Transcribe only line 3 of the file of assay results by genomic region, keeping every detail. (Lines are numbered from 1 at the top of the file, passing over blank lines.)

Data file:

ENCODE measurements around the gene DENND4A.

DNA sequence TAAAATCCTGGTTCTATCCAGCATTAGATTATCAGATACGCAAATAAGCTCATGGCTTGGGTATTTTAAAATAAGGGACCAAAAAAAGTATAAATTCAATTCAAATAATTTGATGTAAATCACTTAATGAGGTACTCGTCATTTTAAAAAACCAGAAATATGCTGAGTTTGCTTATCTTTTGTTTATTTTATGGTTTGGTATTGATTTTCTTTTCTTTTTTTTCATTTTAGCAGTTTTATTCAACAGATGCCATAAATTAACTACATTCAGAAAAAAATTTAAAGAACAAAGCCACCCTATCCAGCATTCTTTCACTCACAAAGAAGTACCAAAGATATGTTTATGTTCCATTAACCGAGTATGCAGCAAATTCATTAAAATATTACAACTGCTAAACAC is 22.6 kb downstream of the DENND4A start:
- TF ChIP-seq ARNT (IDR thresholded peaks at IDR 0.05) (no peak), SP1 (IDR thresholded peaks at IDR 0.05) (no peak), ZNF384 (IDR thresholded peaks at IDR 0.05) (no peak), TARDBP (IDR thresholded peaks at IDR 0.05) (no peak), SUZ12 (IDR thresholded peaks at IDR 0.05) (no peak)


- TF ChIP-seq ARNT (IDR thresholded peaks at IDR 0.05) (no peak), SP1 (IDR thresholded peaks at IDR 0.05) (no peak), ZNF384 (IDR thresholded peaks at IDR 0.05) (no peak), TARDBP (IDR thresholded peaks at IDR 0.05) (no peak), SUZ12 (IDR thresholded peaks at IDR 0.05) (no peak)